The most classic types of Italian breadsticks (‘grissini), as such included in the list of Traditional Food Products (PAT), are two: the ‘rubatà’, thick and knotty, and the ‘stirato’, of more recent invention, thin and with a regular, elongated shape. Over time, the original recipe for this specialty, including just a few ingredients (flour, water, salt and yeast), has been enriched in a thousand ways, creating many variations. Nowadays it’s possible to taste, for example, breadsticks with sesame seedschili and even chocolate!

The best way to eat breadsticks.

The ‘Italian way’ to eat breadsticks.

Breadsticks are a specialty characterized by an extreme versatility: in Italy, in addition to serving them as a simple snack, suitable for all hours of the day, they can be presented as an appetizer, along with cold cuts and cheeses, or as an accompaniment to soups and recipes of various kinds (once broken up). More in general, they are an excellent substitute for bread.

Breadsticks: the specialty loved by the Savoy family.

I grissini torinesi: la passione dei Savoia.

Diversi studiosi sostengono che i grissini furono inventati nel XVII secolo allo scopo di sfamare un giovane re, Vittorio Amedeo II, afflitto da gravi problemi di alimentazione. Le cronache del tempo ci riferiscono che l’obiettivo fu raggiunto con un successo che superò le più rosee aspettative, se è vero come è vero che la specialità piacque non solo al sovrano, ma anche a molti tra i membri della dinastia regnante dei Savoia. Ad esempio, pare che Maria Felicita, la nipote di Vittorio Amedeo, amasse questi bastoncini croccanti a tal punto da essere soprannominata ‘la principessa del grissino’. Si dice che inoltre che Carlo Felice, re di Sardegna, fosse solito degustarne una grande quantità mentre assisteva alle rappresentazioni presso il Teatro Regio di Torino.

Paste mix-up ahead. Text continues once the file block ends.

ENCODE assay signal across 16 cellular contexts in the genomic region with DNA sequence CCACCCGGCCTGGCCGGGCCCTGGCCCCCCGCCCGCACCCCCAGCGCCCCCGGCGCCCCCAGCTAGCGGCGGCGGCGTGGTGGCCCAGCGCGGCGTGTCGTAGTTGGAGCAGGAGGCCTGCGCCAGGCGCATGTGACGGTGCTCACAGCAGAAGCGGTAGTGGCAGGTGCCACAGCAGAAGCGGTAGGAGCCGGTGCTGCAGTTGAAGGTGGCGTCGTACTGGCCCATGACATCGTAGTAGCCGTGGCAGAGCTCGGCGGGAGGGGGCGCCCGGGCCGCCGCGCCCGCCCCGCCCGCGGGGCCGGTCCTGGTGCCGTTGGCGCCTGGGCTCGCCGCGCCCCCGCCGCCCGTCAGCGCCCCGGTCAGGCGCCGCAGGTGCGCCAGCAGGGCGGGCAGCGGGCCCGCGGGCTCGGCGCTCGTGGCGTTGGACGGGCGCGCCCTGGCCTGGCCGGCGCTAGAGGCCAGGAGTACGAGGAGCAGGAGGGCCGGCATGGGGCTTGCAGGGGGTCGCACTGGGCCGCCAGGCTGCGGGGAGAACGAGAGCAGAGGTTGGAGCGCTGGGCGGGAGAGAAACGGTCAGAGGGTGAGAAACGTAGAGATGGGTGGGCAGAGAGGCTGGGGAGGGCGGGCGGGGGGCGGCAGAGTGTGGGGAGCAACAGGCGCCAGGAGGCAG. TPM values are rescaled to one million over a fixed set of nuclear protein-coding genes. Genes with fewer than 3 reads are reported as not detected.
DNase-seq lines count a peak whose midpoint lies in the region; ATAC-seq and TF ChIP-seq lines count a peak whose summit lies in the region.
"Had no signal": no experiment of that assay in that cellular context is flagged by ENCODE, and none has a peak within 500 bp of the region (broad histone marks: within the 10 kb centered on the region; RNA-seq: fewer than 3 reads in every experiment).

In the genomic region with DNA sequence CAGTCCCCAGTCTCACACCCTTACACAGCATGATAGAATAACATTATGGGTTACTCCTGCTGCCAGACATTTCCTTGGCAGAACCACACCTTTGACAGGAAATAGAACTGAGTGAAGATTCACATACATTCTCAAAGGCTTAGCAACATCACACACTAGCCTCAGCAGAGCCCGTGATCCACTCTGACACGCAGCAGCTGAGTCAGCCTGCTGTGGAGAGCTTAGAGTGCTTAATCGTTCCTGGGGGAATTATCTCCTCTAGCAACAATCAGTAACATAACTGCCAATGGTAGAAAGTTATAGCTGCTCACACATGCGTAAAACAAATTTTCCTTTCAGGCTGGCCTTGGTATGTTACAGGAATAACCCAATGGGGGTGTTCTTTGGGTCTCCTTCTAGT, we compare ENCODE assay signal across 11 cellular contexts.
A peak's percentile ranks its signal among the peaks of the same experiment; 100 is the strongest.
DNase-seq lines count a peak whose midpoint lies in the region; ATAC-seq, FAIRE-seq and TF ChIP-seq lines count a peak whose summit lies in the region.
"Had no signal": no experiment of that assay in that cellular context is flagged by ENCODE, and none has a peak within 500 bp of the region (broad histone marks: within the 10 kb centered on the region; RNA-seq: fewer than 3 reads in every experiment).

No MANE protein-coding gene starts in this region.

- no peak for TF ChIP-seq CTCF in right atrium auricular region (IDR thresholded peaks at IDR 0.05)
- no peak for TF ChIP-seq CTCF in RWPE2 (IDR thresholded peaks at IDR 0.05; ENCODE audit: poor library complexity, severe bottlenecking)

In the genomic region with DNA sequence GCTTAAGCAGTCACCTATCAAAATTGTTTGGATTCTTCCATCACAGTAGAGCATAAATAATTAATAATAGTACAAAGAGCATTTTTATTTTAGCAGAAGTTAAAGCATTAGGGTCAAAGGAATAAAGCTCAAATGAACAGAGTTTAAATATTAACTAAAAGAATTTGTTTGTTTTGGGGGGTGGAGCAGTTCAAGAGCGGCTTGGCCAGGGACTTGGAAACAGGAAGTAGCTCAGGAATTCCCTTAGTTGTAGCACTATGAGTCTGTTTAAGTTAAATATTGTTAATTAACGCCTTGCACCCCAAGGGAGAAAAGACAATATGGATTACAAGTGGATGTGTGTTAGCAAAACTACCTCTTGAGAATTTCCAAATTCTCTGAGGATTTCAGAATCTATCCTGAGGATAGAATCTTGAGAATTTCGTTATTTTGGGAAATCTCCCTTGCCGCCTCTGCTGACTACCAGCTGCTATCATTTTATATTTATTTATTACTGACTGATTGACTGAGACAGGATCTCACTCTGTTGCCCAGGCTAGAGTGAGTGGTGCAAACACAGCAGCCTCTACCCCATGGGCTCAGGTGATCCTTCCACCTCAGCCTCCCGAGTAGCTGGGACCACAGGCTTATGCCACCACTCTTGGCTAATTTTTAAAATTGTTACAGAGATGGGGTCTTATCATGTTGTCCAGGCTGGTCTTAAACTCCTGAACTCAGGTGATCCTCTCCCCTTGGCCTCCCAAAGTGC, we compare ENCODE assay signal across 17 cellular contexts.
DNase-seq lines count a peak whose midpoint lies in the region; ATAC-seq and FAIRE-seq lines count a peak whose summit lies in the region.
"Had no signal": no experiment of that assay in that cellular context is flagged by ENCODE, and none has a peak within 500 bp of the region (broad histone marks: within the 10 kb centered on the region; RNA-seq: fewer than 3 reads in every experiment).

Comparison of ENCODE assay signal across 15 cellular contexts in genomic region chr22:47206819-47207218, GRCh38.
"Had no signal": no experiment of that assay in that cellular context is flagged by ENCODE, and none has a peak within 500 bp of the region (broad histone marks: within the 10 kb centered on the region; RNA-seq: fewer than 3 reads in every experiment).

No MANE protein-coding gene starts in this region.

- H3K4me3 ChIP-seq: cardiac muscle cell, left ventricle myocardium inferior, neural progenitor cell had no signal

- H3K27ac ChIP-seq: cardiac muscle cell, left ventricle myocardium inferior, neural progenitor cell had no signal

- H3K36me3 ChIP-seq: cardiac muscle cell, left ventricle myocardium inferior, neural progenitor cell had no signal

Napoleon’s Breadsticks.

Napoleon’s breadsticks.